Why, exactly, would people not vote for John Redwood?
CHARLES MOO RE
If one had one's doubts about John Red- wood's chances as he pondered his candida- cy over the weekend they should have been dispelled by the Chancellor of the Exche- quer on Monday. With that unnecessary frankness that makes one like him so much, Mr Clarke said that the Conservatives would `never in a thousand years' win an election on Mr Redwood's 'ultra-right-wing agenda'.
When politicians start talking about a thousand years, it is invariably the result of desperation or a loss of grip on reality or both. Hitler had a thousand-year Reich. Ian Smith said that black majority rule would never happen in a thousand years.
Now Mr Clarke. What Mr Redwood says he wants is an end to 'damaging constitu- tional change', opposition to the abolition of the pound, reductions in tax and better `conduct of government'. Why is that 'ultra- right-wing', and why would people never vote for it?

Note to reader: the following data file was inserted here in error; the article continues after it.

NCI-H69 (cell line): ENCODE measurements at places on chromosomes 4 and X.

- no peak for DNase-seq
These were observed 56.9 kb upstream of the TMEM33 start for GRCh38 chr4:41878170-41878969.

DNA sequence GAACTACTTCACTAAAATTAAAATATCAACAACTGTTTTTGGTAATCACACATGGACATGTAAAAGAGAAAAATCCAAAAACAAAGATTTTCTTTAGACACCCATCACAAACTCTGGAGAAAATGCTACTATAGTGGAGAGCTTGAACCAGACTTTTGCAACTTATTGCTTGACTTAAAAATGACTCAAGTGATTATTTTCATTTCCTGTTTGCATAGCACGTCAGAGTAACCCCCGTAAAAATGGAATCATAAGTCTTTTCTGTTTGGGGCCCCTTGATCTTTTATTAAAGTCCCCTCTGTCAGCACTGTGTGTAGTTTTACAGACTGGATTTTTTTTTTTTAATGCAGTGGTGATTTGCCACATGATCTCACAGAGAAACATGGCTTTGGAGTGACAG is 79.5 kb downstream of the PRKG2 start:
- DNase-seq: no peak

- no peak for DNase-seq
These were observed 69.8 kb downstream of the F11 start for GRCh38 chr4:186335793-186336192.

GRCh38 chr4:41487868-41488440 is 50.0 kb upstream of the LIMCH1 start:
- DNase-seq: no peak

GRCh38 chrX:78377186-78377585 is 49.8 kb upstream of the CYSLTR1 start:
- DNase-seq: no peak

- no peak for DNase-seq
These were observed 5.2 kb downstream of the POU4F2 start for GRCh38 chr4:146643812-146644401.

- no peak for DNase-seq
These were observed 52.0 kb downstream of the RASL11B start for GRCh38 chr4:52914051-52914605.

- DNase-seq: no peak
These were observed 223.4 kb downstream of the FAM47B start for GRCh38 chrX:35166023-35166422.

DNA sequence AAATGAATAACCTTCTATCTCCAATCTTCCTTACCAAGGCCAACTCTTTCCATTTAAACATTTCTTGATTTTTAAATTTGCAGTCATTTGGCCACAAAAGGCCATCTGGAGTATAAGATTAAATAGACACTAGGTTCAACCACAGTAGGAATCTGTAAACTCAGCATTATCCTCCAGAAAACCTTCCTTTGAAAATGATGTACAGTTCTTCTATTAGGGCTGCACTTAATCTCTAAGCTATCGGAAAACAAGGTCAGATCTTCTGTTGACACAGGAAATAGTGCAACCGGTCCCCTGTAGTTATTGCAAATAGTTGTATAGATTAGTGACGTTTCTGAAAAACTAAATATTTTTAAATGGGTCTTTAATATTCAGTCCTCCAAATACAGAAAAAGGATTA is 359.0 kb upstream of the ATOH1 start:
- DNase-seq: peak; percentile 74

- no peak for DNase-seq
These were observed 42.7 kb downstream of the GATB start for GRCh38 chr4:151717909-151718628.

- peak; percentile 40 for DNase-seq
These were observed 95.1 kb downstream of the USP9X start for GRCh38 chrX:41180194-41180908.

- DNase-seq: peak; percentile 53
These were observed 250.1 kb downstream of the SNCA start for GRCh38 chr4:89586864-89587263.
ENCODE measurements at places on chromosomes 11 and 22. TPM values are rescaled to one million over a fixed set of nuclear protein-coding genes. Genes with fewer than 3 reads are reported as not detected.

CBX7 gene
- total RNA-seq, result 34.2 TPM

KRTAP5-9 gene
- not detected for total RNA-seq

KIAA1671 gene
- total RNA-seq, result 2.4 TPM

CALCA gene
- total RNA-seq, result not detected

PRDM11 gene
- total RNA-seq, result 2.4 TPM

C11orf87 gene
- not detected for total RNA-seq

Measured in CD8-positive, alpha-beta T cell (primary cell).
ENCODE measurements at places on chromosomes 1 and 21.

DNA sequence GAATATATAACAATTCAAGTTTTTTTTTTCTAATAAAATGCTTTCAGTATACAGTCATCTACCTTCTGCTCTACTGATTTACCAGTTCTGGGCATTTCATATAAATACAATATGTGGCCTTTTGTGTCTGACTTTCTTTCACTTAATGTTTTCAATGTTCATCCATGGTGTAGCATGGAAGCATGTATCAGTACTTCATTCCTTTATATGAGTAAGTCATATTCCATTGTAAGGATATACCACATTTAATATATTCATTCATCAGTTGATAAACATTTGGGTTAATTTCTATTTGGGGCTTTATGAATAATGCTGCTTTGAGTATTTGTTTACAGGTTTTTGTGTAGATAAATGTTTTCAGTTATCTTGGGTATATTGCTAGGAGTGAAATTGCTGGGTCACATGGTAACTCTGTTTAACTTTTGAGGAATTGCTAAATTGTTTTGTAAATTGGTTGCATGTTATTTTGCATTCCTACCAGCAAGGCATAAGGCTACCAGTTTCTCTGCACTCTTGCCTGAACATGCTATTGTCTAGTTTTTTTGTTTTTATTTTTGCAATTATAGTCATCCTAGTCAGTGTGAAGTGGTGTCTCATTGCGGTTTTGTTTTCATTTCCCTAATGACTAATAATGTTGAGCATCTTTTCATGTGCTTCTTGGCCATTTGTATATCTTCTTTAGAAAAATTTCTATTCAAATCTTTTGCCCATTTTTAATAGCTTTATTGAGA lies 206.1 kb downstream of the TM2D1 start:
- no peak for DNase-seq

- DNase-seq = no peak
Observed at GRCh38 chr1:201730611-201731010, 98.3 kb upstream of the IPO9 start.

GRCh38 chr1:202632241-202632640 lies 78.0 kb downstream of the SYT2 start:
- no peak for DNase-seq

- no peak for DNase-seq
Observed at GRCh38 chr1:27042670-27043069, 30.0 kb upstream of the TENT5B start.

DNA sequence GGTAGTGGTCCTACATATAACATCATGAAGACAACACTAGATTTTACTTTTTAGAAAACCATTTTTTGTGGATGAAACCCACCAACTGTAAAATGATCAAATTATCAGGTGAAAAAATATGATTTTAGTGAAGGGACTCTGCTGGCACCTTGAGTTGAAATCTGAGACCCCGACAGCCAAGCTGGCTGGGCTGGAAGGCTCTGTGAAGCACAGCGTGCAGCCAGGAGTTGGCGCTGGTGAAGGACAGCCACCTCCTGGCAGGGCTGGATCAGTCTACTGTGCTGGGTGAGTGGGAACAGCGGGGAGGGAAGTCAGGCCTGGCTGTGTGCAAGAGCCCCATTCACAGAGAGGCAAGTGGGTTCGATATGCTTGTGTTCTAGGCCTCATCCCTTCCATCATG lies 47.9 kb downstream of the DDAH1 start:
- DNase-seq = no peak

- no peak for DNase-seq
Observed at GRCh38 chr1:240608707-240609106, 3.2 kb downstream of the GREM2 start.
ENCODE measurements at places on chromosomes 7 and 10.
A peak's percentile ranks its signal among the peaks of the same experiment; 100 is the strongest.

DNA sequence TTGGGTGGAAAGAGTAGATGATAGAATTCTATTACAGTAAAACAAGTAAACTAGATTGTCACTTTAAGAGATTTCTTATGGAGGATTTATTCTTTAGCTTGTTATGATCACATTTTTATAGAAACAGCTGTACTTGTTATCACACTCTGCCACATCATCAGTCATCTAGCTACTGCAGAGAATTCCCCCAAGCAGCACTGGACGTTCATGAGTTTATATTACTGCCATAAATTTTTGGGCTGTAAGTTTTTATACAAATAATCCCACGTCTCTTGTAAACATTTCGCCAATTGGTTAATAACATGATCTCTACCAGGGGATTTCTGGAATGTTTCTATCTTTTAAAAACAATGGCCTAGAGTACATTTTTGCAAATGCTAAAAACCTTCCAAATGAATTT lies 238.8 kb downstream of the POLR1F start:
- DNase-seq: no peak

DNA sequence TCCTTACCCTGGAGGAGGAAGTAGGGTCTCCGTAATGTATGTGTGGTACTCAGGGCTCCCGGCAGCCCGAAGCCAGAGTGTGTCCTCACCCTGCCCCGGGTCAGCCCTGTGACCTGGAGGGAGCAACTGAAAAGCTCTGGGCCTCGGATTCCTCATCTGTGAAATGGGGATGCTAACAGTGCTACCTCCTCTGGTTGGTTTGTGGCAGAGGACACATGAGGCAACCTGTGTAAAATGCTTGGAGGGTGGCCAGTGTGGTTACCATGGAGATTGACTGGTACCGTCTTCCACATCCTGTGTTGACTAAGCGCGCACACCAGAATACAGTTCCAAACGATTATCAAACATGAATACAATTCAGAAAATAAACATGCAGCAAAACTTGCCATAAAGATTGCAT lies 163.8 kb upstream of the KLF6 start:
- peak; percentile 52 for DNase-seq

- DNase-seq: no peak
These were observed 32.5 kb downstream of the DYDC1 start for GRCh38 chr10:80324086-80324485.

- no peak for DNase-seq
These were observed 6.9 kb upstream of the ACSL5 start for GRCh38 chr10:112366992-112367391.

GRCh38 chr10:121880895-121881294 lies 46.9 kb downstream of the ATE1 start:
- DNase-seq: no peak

I know that this question can only be asked rhetorically of Mr Clarke because it is one of the most striking things about his school of Conservative that it can never explain itself. It believes absolutely sincere- ly that Britain must be at the heart of Europe, must have very high welfare spending 'paid for out of growth' and that anything 'Thatcherite' is 'unpopular', but it can only assert these beliefs, never argue for them. Three times in Mr Clarke's politi- cal career his party has won elections argu- ing the opposite (four times if you count the Major victory of 1992 as 'Thatcherite'), but Mr Clarke appears not to have noticed. He is a far more genial version of his first Tory Prime Minister, Sir Edward Heath, the arch-asserter. No new thought has entered his brain since about 1965.
But although he cannot argue, Mr Clarke needs answering. Inability to argue, after all, is supposed to be a Tory virtue and deserves respect. I never thought I would see the day when a candidate for the Tory leadership (Mr Redwood) was praised by his support- ers for his 'high intellect'. Ken may have the wrong policies, but mightn't he be right about the unpopularity? One must assume that Mr Redwood, so far as he is known to the public at all, is unpopular with them.